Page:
In a welfare society, such as the German, where the benefits and burdens are the result of lengthy and bitter political struggles between various pressure groups and social classes, change has many enemies. Industrial unions and business associations have the legal right to set industry-wide wages, but they have no responsibility for the unemployment they create. The workers they cast off depend on the generosity of the welfare state. Labor law and jurisdiction protect employed workers from their employers but utterly ignore the unemployed. Sadly, many Germans now are convinced that, on their own, they are no longer able to agree upon and carry out a reform.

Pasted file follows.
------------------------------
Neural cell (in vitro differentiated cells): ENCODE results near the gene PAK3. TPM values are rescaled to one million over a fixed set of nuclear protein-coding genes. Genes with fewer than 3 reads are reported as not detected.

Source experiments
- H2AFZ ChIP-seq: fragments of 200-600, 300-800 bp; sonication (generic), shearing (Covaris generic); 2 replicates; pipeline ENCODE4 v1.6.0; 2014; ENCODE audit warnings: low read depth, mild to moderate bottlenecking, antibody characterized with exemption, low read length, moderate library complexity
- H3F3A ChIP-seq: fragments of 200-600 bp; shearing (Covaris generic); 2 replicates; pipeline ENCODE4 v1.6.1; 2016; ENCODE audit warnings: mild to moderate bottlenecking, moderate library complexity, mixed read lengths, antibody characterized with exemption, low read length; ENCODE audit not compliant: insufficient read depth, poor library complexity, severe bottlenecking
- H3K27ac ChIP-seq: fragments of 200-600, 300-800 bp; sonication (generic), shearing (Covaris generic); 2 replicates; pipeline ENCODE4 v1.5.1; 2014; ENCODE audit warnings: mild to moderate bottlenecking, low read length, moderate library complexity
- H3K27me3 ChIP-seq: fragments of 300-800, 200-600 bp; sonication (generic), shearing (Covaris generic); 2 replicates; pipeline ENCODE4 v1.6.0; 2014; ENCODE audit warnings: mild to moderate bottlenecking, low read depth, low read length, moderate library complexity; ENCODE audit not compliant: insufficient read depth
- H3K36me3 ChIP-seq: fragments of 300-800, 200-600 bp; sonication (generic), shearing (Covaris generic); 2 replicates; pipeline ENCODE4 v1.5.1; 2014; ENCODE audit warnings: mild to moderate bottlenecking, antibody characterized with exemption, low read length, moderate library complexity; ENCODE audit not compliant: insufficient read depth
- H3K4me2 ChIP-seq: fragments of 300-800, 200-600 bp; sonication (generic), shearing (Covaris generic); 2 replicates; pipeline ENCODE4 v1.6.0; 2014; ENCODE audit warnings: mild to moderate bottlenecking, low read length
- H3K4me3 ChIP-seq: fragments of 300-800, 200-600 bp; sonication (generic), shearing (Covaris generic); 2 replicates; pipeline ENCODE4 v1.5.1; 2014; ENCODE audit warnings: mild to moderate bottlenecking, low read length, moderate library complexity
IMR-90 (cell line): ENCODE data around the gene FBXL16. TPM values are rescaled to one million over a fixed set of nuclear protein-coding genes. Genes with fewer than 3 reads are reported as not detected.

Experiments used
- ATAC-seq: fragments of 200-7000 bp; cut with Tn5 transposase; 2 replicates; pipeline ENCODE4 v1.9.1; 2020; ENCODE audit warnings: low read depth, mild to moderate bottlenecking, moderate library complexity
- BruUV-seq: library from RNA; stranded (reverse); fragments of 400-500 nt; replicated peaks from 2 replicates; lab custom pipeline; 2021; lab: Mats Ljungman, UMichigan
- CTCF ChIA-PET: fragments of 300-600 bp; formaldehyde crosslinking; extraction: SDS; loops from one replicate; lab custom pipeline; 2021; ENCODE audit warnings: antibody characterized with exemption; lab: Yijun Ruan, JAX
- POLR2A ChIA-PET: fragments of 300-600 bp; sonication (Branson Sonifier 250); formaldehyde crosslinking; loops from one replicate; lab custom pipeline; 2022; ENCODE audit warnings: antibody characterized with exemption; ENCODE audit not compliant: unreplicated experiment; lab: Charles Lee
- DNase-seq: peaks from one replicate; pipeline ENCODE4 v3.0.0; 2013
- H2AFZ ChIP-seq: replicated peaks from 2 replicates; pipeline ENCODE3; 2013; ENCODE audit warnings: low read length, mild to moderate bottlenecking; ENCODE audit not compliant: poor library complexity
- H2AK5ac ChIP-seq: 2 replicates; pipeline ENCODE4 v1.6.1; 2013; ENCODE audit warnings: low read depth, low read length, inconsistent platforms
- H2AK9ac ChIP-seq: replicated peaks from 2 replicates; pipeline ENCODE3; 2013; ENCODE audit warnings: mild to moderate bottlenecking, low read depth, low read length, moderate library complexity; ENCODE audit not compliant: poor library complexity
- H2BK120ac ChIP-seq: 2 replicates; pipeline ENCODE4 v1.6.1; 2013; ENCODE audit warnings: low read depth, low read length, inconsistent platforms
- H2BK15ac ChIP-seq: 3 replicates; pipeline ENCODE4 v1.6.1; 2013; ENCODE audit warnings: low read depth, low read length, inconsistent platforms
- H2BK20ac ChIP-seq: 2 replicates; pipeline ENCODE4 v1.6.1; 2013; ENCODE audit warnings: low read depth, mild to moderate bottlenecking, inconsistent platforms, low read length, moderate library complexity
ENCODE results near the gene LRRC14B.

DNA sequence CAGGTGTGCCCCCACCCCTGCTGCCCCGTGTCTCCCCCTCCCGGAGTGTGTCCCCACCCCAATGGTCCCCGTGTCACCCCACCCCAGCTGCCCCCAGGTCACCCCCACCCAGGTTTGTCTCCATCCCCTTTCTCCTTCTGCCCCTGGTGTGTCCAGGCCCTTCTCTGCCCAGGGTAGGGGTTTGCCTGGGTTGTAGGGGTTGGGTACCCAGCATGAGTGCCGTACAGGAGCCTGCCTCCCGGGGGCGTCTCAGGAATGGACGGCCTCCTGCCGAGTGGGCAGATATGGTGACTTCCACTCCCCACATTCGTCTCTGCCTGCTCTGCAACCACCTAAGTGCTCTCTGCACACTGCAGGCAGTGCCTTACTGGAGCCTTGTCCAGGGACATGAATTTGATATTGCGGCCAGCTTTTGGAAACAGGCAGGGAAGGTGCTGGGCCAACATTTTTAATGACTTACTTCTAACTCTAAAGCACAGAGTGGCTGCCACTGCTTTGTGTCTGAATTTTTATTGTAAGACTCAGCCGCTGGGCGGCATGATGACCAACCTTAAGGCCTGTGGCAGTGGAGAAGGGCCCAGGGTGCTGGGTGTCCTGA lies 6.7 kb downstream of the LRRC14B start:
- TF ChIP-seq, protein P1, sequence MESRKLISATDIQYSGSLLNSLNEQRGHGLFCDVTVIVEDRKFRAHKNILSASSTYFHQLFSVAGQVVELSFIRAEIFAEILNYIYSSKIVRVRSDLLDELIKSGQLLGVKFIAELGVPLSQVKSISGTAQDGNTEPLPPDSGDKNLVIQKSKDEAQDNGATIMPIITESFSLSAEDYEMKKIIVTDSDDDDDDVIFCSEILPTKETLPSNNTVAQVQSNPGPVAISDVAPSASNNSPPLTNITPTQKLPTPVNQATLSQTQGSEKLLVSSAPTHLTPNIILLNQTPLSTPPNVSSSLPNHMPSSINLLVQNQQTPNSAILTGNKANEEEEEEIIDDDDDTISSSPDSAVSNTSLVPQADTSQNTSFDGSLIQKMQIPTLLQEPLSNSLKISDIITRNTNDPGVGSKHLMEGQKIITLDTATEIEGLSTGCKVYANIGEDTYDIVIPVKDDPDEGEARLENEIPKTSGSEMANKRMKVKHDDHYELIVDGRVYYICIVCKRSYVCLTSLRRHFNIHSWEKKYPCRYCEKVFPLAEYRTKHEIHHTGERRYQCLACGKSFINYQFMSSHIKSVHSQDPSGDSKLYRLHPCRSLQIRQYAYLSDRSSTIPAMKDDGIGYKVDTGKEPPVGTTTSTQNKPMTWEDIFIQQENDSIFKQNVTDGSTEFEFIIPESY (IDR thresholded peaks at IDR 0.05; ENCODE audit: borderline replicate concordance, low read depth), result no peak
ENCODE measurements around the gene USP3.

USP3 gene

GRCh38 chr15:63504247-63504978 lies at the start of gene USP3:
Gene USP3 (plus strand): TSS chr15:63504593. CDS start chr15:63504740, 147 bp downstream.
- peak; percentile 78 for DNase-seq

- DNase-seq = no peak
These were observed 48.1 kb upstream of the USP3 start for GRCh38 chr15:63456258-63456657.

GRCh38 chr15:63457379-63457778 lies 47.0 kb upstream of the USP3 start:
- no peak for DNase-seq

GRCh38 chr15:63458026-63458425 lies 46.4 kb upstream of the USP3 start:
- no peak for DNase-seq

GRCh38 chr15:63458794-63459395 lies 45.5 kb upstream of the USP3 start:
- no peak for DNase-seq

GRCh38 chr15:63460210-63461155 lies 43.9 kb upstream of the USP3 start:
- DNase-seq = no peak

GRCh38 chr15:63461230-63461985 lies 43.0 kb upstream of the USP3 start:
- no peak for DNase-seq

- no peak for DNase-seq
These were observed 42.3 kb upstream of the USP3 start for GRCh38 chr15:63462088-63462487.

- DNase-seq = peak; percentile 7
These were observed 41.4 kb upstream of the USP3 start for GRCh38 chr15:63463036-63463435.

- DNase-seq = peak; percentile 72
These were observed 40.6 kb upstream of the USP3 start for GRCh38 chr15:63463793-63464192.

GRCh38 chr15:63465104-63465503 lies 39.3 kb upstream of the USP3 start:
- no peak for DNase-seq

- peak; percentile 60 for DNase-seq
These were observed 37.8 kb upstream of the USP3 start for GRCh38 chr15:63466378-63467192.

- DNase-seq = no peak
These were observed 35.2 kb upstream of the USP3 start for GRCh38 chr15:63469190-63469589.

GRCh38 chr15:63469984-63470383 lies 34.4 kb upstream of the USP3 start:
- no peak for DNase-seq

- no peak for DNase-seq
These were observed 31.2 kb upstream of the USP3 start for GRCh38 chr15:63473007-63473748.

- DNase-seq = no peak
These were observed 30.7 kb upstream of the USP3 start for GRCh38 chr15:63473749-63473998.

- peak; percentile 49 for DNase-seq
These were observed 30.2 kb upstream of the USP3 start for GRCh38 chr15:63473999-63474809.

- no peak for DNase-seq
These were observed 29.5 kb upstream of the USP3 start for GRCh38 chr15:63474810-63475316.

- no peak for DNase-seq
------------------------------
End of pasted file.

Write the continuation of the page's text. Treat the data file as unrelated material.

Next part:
To foreign economists the German dilemma is rather simple and clear: a crushing burden of welfare expenses and regulations is dispiriting the working population and depressing economic activity. Several layers of government are draining approximately one-half of national income and regulating the rest. It is not surprising that much German business capital is running and hiding from government agents and tax collectors, seeking survival abroad. A heavy blanket of social legislation and taxation is smothering the labor market. It reduces the gross wage of an average German worker by 58 percent, consisting of social security plus income taxes; a single person loses 67 percent. The exactions not only increase the government share of gross national product but also further limit individual decision-making. Political authority and know-how prevail throughout the economy.